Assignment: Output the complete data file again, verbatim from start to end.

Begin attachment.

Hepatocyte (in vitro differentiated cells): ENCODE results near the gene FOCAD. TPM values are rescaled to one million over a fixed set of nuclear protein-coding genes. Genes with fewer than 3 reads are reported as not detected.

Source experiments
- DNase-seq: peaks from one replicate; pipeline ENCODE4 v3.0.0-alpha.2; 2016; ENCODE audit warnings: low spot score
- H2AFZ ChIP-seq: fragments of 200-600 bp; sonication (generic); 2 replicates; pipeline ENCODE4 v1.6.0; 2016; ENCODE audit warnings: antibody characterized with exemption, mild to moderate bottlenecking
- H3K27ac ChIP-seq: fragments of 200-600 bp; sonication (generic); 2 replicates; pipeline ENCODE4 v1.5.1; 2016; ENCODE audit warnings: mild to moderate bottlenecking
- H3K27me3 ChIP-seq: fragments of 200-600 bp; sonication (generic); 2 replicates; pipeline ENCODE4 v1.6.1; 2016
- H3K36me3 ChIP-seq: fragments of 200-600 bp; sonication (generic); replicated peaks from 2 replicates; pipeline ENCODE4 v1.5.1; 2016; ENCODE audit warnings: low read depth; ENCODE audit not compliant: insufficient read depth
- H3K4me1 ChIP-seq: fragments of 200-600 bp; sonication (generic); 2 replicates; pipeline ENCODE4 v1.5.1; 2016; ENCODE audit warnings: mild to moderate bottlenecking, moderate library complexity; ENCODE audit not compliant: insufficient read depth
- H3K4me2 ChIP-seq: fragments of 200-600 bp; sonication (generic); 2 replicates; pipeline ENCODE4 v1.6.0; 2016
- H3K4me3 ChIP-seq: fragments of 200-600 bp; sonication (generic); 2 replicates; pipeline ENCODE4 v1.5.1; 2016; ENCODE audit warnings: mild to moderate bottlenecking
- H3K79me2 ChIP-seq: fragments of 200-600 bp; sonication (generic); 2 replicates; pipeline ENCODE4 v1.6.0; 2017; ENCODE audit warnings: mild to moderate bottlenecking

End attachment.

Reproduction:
Hepatocyte (in vitro differentiated cells): ENCODE results near the gene FOCAD. TPM values are rescaled to one million over a fixed set of nuclear protein-coding genes. Genes with fewer than 3 reads are reported as not detected.

Source experiments
- DNase-seq: peaks from one replicate; pipeline ENCODE4 v3.0.0-alpha.2; 2016; ENCODE audit warnings: low spot score
- H2AFZ ChIP-seq: fragments of 200-600 bp; sonication (generic); 2 replicates; pipeline ENCODE4 v1.6.0; 2016; ENCODE audit warnings: antibody characterized with exemption, mild to moderate bottlenecking
- H3K27ac ChIP-seq: fragments of 200-600 bp; sonication (generic); 2 replicates; pipeline ENCODE4 v1.5.1; 2016; ENCODE audit warnings: mild to moderate bottlenecking
- H3K27me3 ChIP-seq: fragments of 200-600 bp; sonication (generic); 2 replicates; pipeline ENCODE4 v1.6.1; 2016
- H3K36me3 ChIP-seq: fragments of 200-600 bp; sonication (generic); replicated peaks from 2 replicates; pipeline ENCODE4 v1.5.1; 2016; ENCODE audit warnings: low read depth; ENCODE audit not compliant: insufficient read depth
- H3K4me1 ChIP-seq: fragments of 200-600 bp; sonication (generic); 2 replicates; pipeline ENCODE4 v1.5.1; 2016; ENCODE audit warnings: mild to moderate bottlenecking, moderate library complexity; ENCODE audit not compliant: insufficient read depth
- H3K4me2 ChIP-seq: fragments of 200-600 bp; sonication (generic); 2 replicates; pipeline ENCODE4 v1.6.0; 2016
- H3K4me3 ChIP-seq: fragments of 200-600 bp; sonication (generic); 2 replicates; pipeline ENCODE4 v1.5.1; 2016; ENCODE audit warnings: mild to moderate bottlenecking
- H3K79me2 ChIP-seq: fragments of 200-600 bp; sonication (generic); 2 replicates; pipeline ENCODE4 v1.6.0; 2017; ENCODE audit warnings: mild to moderate bottlenecking